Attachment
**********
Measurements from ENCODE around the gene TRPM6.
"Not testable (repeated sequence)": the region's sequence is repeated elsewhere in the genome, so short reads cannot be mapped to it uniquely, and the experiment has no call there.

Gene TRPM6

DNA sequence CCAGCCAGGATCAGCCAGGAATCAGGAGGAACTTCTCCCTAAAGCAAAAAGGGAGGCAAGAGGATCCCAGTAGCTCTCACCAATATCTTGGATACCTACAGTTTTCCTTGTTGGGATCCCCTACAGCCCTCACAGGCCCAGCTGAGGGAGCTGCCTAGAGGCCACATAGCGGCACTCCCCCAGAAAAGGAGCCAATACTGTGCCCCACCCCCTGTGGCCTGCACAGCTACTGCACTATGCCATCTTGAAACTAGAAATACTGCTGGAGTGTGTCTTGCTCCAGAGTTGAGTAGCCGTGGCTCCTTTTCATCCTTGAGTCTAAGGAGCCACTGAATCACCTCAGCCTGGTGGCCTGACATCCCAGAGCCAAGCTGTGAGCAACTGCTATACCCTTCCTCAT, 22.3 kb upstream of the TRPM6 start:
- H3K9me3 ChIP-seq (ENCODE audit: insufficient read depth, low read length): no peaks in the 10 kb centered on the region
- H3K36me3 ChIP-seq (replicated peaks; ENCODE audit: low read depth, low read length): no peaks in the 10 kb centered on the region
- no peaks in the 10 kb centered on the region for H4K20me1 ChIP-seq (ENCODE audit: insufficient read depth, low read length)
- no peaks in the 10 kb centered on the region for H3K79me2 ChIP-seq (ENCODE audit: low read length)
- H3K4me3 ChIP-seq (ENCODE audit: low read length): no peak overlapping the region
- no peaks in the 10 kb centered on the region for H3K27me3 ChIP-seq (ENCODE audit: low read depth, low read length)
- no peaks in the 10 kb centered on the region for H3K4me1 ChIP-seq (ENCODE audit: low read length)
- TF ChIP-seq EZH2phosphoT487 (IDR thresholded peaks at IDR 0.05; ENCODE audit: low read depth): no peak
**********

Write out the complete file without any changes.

Measurements from ENCODE around the gene TRPM6.
"Not testable (repeated sequence)": the region's sequence is repeated elsewhere in the genome, so short reads cannot be mapped to it uniquely, and the experiment has no call there.

Gene TRPM6

DNA sequence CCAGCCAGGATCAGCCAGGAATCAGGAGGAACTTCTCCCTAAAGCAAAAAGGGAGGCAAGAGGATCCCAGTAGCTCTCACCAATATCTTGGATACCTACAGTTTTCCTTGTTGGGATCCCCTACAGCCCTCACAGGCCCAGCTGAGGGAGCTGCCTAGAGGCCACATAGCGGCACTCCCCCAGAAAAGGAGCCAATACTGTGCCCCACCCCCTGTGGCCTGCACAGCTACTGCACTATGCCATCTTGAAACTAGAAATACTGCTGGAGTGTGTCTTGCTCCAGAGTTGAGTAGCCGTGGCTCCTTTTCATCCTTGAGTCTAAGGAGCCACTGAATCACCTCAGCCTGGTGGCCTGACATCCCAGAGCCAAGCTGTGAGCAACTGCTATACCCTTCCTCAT, 22.3 kb upstream of the TRPM6 start:
- H3K9me3 ChIP-seq (ENCODE audit: insufficient read depth, low read length): no peaks in the 10 kb centered on the region
- H3K36me3 ChIP-seq (replicated peaks; ENCODE audit: low read depth, low read length): no peaks in the 10 kb centered on the region
- no peaks in the 10 kb centered on the region for H4K20me1 ChIP-seq (ENCODE audit: insufficient read depth, low read length)
- no peaks in the 10 kb centered on the region for H3K79me2 ChIP-seq (ENCODE audit: low read length)
- H3K4me3 ChIP-seq (ENCODE audit: low read length): no peak overlapping the region
- no peaks in the 10 kb centered on the region for H3K27me3 ChIP-seq (ENCODE audit: low read depth, low read length)
- no peaks in the 10 kb centered on the region for H3K4me1 ChIP-seq (ENCODE audit: low read length)
- TF ChIP-seq EZH2phosphoT487 (IDR thresholded peaks at IDR 0.05; ENCODE audit: low read depth): no peak